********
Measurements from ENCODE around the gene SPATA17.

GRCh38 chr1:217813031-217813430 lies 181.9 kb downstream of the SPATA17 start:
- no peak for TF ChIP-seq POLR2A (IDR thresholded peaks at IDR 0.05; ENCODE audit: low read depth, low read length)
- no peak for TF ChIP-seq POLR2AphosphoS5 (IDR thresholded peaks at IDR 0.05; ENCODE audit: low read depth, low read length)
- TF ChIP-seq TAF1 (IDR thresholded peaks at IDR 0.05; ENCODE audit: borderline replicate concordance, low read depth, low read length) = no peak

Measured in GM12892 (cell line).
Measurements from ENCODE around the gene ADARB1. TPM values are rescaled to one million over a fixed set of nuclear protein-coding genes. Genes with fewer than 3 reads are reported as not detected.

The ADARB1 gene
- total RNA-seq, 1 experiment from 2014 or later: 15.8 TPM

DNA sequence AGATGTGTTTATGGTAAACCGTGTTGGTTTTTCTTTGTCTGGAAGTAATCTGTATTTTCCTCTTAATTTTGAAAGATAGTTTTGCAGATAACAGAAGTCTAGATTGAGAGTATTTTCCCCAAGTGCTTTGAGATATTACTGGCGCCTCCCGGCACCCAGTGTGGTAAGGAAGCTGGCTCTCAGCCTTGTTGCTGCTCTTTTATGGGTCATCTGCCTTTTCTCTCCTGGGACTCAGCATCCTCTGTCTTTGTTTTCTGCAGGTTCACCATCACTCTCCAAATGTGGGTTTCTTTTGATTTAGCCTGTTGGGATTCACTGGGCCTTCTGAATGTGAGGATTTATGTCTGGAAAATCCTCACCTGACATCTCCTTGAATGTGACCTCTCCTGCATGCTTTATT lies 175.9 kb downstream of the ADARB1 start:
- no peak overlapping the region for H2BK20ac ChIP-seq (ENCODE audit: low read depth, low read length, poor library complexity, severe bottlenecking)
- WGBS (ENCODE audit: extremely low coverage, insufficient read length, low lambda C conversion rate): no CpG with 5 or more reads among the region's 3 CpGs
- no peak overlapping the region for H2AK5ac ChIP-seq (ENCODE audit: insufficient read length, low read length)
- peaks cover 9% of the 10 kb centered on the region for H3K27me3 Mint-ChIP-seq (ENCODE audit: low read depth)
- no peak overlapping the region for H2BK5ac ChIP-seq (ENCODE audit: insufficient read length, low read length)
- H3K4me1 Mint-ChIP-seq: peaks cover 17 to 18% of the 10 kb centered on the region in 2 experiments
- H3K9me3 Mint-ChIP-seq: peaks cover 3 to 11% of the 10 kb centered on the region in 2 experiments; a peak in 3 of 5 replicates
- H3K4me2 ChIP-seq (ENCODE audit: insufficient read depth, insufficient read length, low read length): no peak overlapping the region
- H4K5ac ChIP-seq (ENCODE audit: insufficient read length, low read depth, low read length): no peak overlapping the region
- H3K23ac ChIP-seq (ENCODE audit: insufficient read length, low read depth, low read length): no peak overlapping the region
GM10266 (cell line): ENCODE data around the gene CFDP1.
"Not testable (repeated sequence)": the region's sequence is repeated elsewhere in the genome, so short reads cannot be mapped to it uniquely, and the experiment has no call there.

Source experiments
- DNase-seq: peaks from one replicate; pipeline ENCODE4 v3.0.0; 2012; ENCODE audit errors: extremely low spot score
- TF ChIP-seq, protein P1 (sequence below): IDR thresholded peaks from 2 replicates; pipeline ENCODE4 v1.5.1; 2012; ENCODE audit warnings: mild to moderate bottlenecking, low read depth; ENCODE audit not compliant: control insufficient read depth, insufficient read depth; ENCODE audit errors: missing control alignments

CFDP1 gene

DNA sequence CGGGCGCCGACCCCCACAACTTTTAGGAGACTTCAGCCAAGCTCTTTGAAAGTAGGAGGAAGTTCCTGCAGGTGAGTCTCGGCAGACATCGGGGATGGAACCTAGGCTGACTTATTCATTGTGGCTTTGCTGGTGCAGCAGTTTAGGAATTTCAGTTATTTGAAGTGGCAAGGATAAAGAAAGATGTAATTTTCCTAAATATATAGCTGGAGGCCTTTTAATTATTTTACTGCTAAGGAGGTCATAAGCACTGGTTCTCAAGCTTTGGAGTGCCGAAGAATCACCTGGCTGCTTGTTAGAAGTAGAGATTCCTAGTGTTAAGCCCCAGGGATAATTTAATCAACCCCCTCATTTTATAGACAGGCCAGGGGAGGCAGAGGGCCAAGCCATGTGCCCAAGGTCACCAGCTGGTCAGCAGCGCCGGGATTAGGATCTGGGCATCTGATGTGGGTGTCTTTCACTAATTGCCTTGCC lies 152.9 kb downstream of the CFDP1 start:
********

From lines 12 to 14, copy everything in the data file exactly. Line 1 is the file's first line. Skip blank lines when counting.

- WGBS (ENCODE audit: extremely low coverage, insufficient read length, low lambda C conversion rate): no CpG with 5 or more reads among the region's 3 CpGs
- no peak overlapping the region for H2AK5ac ChIP-seq (ENCODE audit: insufficient read length, low read length)
- peaks cover 9% of the 10 kb centered on the region for H3K27me3 Mint-ChIP-seq (ENCODE audit: low read depth)